Watch Professor VoiceThread The Early Republic and Antebellum Eras (Essay Sample)
As America transformed from disparate colonies to a young nation, opportunities increased for many African Americans, while others continued to live in bondage. During the early republic and antebellum eras, many states outlawed slavery immediately following the revolutionary war, others (including New York) did so gradually, while in the South, emancipation rarely was considered. Westward expansion exacerbated America’s deep divisions regarding slavery and the status of African Americans, resulting in halfway measures such as the Missouri Compromise and the Fugitive Slave Act. Meanwhile, the abolition movement gained power in the North, separatist sentiments hardened in the South, and industrialization and immigration transformed North American cities into hotbeds of labor unrest. Against this tumultuous legal and social landscape, we examine the works of African American artists across the nation, including Joshua Johnson in Baltimore, Julien Hudson in New Orleans, Dave the Potter in South Carolina, and Robert Scott Duncanson and James Preston Ball in Cincinnati.
1. Watch: Professor VoiceThread “The Early Republic and Antebellum Eras”
2. Read: online resource, Leonard Todd, “Dave’s Poems”
3. Read: Jennifer Bryan and Robert Torchia, “The Mysterious Portraitist Joshua Johnson” Archives of American Art Journal 36 no. 2 (1996): 3-7. (pdf)
4. Read: William Keyse Rudolph and Patricia Brady, In Search of Julien Hudson: Free Artist of Color in Pre-Civil War New Orleans (New Orleans: The Historic New Orleans Collection, 2011). (pdf)
5. Read: Joseph D. Ketner, “’Struggles many and great:’ James P. Ball, Robert Duncanson, and other artists of color in antebellum Cincinnati,” Antiques (November/December, 2011): 108-115.(pdf)
6. Review: the website “J.P. Ball, African American Photographer” at the Cincinnati Historical Society:
7. Submit: three entries in the Journal platform on BlackBoard that reflect on at least six of the seven sources of information in this unit. Each entry should be 200-300 words in length and discuss specific points of information, using names of authors, videos, artists, places, dates, titles, etc. You can think about these entries in terms of answering general questions about your engagement with each VoiceThread, reading, or video. For example, discuss something new that you learned, or something that surprised you. Did course materials lead you to think about the topic, the United States, or yourself, in a new way? DUE DATE: Complete all entries no later than Thursday, July 18th at Midnight.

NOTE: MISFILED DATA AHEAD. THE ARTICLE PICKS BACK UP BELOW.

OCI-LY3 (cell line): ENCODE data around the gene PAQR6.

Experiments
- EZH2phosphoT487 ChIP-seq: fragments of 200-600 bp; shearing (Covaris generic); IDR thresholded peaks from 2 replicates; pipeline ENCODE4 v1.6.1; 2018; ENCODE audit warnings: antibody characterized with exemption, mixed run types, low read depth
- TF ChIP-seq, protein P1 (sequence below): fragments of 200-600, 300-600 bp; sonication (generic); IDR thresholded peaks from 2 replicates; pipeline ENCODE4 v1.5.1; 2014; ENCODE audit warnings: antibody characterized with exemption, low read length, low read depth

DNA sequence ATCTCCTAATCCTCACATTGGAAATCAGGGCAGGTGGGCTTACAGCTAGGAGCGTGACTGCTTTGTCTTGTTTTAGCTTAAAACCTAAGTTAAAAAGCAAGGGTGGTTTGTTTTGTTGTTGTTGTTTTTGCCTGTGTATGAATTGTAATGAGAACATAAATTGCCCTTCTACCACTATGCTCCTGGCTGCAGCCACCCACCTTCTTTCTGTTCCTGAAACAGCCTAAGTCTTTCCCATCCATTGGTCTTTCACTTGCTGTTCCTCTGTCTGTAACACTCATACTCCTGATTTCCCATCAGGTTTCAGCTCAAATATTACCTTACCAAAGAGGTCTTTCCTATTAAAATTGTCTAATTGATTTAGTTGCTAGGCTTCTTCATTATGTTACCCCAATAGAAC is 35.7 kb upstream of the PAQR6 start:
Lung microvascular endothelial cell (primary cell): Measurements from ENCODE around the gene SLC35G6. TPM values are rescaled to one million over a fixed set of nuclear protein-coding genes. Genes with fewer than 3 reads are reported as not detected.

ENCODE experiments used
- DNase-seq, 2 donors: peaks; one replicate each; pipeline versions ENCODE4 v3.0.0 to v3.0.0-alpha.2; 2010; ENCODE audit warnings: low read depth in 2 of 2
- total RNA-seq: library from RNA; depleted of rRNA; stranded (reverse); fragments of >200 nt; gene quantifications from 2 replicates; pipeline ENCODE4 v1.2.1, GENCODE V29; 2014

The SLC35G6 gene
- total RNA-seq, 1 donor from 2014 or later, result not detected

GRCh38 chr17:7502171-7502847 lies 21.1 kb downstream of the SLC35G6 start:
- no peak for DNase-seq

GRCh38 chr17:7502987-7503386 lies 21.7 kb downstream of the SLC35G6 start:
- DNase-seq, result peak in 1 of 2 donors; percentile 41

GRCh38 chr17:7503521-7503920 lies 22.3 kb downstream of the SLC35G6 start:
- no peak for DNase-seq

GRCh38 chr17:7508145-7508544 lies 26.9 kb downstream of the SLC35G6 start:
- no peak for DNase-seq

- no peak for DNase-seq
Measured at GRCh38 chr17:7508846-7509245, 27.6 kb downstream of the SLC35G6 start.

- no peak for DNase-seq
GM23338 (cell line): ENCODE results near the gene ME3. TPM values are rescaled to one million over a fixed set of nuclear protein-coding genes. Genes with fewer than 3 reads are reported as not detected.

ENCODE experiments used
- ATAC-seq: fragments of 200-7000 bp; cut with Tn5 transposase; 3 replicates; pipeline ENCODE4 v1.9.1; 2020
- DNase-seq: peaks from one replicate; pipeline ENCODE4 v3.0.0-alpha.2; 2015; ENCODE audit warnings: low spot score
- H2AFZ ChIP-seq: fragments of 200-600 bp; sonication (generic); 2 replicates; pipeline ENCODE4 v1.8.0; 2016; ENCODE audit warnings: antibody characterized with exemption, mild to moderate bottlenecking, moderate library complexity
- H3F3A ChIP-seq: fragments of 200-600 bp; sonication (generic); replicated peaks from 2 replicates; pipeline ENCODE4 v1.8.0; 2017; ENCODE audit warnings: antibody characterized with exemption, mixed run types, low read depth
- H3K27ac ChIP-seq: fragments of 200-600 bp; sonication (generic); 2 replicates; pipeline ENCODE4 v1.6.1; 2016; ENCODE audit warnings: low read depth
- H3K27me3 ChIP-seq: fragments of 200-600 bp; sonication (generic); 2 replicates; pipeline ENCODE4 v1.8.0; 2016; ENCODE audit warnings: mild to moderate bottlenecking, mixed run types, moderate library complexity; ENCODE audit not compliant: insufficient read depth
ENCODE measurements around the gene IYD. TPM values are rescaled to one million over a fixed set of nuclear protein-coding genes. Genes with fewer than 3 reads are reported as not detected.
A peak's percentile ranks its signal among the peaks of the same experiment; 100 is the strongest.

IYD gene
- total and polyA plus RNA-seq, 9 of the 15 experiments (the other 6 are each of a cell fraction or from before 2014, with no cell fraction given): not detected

8. Post: The text of one of your journal entries as a Discussion Thread in the Unit Three Discussion Forum no later than Thursday, July 18th at Midnight.
9. Comment: Reply to the Discussion Forum posts of at least five of your classmates with substantial and collegial responses that affirm and/or add to the thoughts of your fellow students. DUE DATE: Complete all comments no later than Midnight on Friday, July 19th, when Unit Three ends and the Discussion Forums close.
In the clip titled The Early Republic and Antebellum Eras, some important pieces of information arise. One important piece of information is how the North and the South became separated and chose different paths that saw the North grow tremendously. The abolitionists were mainly in the North while the South was filled with individuals who supported slavery. In the North, the Industrial Revolution had taken charge while in the South, cotton plantations increased which meant the need for slaves increased. From this era, two other things also manifested within the American territory. The first one was the expansion to the west which meant more land had to be acquired. These activities gave rise to the manifest destiny which was a philosophy that guided the White Americans as they displaced the Native Americans and went about acquiring more land. One thing that stands out for me here is the fact that people can believe in their ideologies to a point where they seek to actualize their reality like the White Americans did.
Reading Dave’s Poems provides one with first-hand information regarding the life of a slave. Through his talent, Dave managed to share his ideas with the world and even though it took time, his work was eventually appreciated. His works are not only real but help to showcase the plight of slaves during his time. Literacy was not meant for the African Americans and one could be punished if they tried to learn. A lack of learning and writing materials were also major issues. However, for Dave, this did not deter his efforts to share his ideas with the world that came after. The biggest lesson from Dave’s story and poems is that there is always a way, one just needs to keep looking.
Reading Rudolph’s and Brady’s In Search of Julien Hudson, opened up my eyes to the idea that I can the first. Hudson ventured into a career without seeing any person from his family take up painting. Before painting, Hudson had tr
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